Reprinted with permission from The Pan-American Post
It took a couple of days after returning from his Asia tour last week for Mexican President Enrique Peña Nieto to find his bearing and counter the wave of criticism and corruption allegations he has received of late. Yesterday, the president came out swinging against recent anti-government protests, condemning an alleged “destabilization” effort against him and dismissing reports that his wife’s acquisition of a home was linked to companies bidding on a lucrative rail contract.
Speaking at a women’s health event in Mexico state yesterday, El Universal reports the president directly addressed the recent demonstrations for the first time since his return. News site Animal Politico has the full text of the leader’s remarks. According to Peña Nieto, the wave of protests in the country appeared to be part of an “orchestrated effort to destabilize the country” and halt his administration’s policies.
“We have seen these violent movements that intend use the shield of sorrow as cover to carry out protests; protests which at times do not have a clear goal. It would seem that they respond to an interest in generating destabilization, creating social disorder, and above all, threatening the national project that we have been promoting,” Peña Nieto, said. He also claimed that outrage against him is misguided, as his administration has been among “the most sensitive to the issue, the most supportive” of the parents of the missing 43 students of Ayotzinapa. Many of the parents might disagree, however, as several have expressed repeated doubts about the federal investigation into the incident to the press.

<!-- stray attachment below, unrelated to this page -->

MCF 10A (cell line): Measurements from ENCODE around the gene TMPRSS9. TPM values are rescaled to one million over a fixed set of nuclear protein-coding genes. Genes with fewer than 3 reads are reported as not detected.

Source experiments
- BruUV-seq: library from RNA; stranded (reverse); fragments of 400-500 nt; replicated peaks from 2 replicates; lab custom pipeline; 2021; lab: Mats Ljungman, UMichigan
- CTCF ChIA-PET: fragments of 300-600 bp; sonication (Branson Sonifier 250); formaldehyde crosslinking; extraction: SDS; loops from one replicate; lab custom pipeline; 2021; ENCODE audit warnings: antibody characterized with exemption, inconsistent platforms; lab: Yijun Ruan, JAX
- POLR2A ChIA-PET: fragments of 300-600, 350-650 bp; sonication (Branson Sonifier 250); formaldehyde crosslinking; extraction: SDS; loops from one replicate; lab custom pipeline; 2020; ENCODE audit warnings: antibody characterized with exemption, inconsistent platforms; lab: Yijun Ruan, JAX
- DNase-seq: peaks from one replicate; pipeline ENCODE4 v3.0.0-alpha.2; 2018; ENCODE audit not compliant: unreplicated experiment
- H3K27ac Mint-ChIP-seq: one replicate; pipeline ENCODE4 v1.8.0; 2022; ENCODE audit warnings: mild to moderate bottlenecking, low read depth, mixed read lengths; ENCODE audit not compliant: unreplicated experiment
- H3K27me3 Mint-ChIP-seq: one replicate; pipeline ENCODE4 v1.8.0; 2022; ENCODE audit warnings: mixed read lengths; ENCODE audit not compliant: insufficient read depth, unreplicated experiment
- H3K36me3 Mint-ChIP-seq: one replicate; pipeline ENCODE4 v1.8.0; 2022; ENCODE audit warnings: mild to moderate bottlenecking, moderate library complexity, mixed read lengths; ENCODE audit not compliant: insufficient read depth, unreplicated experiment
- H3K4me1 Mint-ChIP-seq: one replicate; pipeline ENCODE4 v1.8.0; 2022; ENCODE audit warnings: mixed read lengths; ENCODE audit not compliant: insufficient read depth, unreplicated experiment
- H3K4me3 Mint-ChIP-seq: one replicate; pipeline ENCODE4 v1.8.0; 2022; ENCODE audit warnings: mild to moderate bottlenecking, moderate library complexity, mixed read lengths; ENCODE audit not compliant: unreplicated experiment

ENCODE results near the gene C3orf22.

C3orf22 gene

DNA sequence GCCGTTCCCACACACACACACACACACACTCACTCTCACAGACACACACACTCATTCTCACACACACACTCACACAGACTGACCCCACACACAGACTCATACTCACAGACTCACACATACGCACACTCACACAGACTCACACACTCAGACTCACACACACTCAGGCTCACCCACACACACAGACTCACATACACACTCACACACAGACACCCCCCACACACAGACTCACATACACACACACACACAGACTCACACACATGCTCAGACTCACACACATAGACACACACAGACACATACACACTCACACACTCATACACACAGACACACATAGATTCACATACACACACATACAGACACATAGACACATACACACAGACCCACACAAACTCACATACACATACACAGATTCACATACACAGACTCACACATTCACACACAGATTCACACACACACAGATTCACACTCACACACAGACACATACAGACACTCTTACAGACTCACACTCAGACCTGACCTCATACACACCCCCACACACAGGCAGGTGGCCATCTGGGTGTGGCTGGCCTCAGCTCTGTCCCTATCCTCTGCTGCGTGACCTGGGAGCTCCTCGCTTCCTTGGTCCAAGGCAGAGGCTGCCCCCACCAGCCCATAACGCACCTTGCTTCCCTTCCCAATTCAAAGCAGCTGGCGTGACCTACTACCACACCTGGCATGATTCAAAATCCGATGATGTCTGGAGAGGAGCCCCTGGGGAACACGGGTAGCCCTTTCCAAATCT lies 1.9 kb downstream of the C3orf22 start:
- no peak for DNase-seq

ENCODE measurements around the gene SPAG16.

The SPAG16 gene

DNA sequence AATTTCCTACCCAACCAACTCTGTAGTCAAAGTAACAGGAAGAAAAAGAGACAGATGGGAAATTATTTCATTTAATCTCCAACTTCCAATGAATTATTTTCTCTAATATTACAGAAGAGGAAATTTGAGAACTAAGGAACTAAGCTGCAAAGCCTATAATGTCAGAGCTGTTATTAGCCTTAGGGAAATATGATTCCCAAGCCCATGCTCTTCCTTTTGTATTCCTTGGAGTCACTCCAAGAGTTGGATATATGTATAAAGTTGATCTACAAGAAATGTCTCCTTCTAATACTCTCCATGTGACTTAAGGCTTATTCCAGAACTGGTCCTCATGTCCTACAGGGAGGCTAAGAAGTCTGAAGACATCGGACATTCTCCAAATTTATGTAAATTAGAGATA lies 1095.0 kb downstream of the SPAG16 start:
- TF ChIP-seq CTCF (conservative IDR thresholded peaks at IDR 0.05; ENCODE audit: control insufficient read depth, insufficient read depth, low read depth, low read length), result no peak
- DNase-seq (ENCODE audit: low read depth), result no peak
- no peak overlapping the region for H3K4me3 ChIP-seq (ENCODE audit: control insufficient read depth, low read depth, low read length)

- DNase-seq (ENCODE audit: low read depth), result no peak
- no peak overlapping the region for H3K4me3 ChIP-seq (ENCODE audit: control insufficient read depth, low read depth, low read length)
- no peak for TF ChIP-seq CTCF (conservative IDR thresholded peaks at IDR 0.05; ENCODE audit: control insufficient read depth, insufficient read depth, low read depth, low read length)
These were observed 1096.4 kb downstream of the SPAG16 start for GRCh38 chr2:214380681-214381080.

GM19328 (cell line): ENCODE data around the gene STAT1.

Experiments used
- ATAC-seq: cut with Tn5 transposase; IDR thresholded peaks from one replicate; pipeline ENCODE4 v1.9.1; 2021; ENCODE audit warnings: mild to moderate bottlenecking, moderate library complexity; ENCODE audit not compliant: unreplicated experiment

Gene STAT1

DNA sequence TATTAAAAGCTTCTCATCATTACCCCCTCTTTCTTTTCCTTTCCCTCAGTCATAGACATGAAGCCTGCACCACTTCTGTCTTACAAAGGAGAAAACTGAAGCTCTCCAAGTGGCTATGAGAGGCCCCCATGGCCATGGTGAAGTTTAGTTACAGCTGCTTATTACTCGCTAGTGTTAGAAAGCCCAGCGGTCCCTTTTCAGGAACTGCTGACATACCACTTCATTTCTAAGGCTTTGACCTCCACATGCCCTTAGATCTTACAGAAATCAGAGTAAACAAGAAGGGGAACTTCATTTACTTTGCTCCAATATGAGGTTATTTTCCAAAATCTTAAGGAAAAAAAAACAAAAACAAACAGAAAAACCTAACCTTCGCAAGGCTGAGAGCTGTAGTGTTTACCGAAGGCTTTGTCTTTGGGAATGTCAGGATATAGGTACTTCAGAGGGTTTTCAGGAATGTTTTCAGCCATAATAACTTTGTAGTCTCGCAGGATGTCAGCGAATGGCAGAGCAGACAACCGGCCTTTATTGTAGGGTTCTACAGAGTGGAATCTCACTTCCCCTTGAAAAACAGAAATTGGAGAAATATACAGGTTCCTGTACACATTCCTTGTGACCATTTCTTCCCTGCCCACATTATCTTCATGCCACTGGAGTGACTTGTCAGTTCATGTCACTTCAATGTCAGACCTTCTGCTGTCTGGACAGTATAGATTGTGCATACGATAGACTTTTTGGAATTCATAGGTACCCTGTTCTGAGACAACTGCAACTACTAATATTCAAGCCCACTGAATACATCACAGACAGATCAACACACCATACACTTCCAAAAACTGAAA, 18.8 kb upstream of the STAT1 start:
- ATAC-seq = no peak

The president’s statement was followed later in the day by another from his wife Angélica Rivera. In a YouTube video posted on her website, the first lady said she would sell the controversial property that linked the Peña Nieto family to a company that has won lucrative government contracts. Still Rivera denied allegations of wrongdoing, saying she had been in the process of paying the house off with money obtained during her 25-year acting career.
These statements offer the first glimpse of how the president is aiming to lessen the public outrage that has boiled over in recent weeks. Particularly telling is the fact that Peña Nieto made no mention of the overwhelmingly non-violent protests, lumping all dissent into the category of “violent opponents of reform.” This suggests that a concrete proposal to fight corruption or reform the rule of law in the country — as many international and domestic civil society advocates have called for — is likely off the table for now.
Continue reading at The Pan-American Post…